Monday, June 1, 2009

My Job Restrictions

A few weeks ago Ash, my four year old, came home from junior kindergarden with a note from his teacher, they were looking for parent's to come in and discuss their job to the 60 kindergarden students at the school. Ash wondered if I would go, he wanted me to talk to the class about how I helped people to stop crying. I read the note from the teacher, it was a generic letter to all parents, the class was doing a unit on people in the community and they wanted all different types of jobs to come in and speak, the examples were police officers, firefighters, secretary, etc.
I was hesitant about volunteering, I am very comfortable speaking in public but I was not sure how to explain my job to children. I don't remember ever explaining it in detail to Ash and yet his assumptions of my job were quite sweet.
I had just attended a conference that discussed speaking with children about death and how important it was to include them in the conversations. I subscribed to this belief and I could apply it to this opportunity to talk with 4-6 year olds about my job. I decided to tell the children that when someone dies, the people who loved them are very sad and sometimes need help to feel better and that by talking and sharing with me, it is a start to them coping. I wrote the teacher a short note, letting her know the organization that I worked for, my position and what I could talk about and asked that she get back to me if she would like me to speak.
It was a week before I received a response and it came in the form of a letter penned on very pretty paper, this is what it said:

Thank you for so kindly offering to speak to the Kindergarden class about your job. Although I am sure that your job is important for the families that you serve, the principal and I do not feel the topic of death is an appropriate one for 4-6 year olds.

Thank you Again

I read the letter quite a few times, trying to pen a response, I wish that the
topic of death were not appropriate for 4-6 year olds. I know one 4 year
old in her class who has first hand experience with the topic of death and I was sure there was more. It struck me that it was the teacher and the principal that were not comfortable with the topic of death and I felt sad for them. Death is so much more difficult to handle when its very existence is denied. I guess that is part of my job, to educate and normalize people to grief and the part of my job that comes with restrictions is that some people will not want to know that I exist.


  1. My brain has a weird schizophrenic-delay response to stuff like this: first comes an emotionally-charged reaction; later comes a rational, sensible response. If I'm lucky, I'll catch myself before I act on the initial response!

    So when I first read this I was totally outraged! HOLY MISSED OPPORTUNITY, BATMAN. Who better to speak to these kids, especially armed with your new learning, to be able to help them to understand what happens in grief? Why should we shy away from the subject? Who does the teacher think s/he is; just because you're not an astronaut / fireman / stunt double doesn't mean you don't have anything valuable to impart to the little ones, especially on such an important subject.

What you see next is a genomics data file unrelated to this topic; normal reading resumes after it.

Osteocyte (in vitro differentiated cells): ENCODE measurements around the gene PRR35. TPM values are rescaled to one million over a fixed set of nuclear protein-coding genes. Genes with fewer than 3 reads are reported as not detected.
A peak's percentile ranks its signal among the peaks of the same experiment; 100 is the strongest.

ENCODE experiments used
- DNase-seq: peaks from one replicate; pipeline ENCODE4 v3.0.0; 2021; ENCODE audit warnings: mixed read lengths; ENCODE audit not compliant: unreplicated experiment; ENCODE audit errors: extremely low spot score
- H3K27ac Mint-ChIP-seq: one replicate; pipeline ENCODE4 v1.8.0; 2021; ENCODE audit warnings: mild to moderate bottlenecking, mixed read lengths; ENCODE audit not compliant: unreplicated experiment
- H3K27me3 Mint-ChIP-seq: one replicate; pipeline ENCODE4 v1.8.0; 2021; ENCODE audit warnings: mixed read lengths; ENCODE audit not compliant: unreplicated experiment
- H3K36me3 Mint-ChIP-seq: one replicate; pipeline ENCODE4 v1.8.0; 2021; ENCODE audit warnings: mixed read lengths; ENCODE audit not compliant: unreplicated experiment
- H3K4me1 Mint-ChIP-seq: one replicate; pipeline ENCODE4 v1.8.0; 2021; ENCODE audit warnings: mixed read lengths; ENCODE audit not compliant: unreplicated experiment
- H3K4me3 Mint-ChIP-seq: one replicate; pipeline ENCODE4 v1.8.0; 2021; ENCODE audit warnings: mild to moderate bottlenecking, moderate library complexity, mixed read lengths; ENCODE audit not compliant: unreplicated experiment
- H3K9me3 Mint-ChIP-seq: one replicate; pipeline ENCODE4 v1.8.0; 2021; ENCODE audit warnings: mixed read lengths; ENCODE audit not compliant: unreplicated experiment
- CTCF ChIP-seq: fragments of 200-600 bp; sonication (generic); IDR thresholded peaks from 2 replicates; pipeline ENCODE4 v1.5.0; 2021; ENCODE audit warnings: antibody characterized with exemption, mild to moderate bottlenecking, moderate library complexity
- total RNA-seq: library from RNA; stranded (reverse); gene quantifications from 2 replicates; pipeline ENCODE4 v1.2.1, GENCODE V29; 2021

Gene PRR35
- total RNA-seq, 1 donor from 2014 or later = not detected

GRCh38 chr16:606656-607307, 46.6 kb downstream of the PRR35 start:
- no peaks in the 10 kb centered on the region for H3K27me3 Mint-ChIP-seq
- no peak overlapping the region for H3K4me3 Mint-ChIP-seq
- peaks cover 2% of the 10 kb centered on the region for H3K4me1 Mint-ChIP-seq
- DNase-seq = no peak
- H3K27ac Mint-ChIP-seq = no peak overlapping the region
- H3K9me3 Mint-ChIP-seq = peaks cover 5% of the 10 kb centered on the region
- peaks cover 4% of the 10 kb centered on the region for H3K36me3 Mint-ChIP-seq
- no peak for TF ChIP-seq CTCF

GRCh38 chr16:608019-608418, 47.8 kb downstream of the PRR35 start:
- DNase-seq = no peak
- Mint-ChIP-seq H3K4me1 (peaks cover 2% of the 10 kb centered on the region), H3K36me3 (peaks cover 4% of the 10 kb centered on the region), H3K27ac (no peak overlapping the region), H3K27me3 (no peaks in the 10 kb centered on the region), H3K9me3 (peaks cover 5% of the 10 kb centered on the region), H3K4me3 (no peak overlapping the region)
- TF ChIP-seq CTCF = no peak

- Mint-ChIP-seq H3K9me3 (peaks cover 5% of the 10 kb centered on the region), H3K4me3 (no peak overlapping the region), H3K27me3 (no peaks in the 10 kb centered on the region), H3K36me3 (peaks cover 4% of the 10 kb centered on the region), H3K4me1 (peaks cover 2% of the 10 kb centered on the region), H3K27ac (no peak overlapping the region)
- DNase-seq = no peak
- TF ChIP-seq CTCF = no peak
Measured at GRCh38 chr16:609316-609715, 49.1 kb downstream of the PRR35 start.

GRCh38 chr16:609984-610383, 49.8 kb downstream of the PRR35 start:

But then I thought: OPPORTUNITY NICELY SIDESTEPPED? Death and all the craziness that surrounds it is such a personal journey, isn't it? Lots of families have their own explanations, their own traditions, their own beliefs, etc. and they might wish to handle 'The Subject' in their own time, in their own way. It might be a bit too big of a subject, especially out of context for kids so little. It's a tragic consequence and quite a shame that parents don't address it more directly with their children, but I have to say I'm a little relieved for you.

    In a lot of ways you may have just had a lucky escape, you know. Imagine the scandal that may have ensued? That's a mighty big can of worms, girl. It is the biggest pity in the world that parents are so uncomfortable with the topic that they just opt out of it altogether, but it would be an even bigger pity if you got yourself into hot water for broaching the subject and ignorant parents, getting the wrong end of the stick, villified you for it.

  2. Isn't it amazing what adults assume children can and can't handle? I think 4-6 year olds are the perfect age to begin discussing these things with. So sorry you had that experience.

    BTW, your blog looks great. Sorry its taken me so long to get here. Its those end-of-year days. Killing me. Soon though, I will have kids home full time! Ugh, never a balance it seems...

  3. Well Melis what can I say...I mean seriously you should have just volunteered to do the presentation and described the importance in the recognition of death and the meaning of your job, first hand...then watched the teacher’s face afterwards while you post a play-by-play on You Tube with a notion reading 'Grim Reaper in 21st Century Classroom' lol then again, you might have been sent to the principle's office for that one ;)

    The irony is almost classic, as I’m sure in their minds they were shielding the children. You are absolutely right in saying that it was the teacher and principle who were not comfortable with the topic rather than the potential of the children ever being. And yes, how sad for them. I wonder if they think The Lion King or Bambi is inappropriate for 4-6 year olds to watch as well. Children are children, but they are still people who are a part of this world and must make their way through it and all that it encompasses.

    “Because I could not stop for Death,
    He kindly stopped for me.
    The Carriage held but just ourselves
    And Immortality”
    ~Emily Dickinson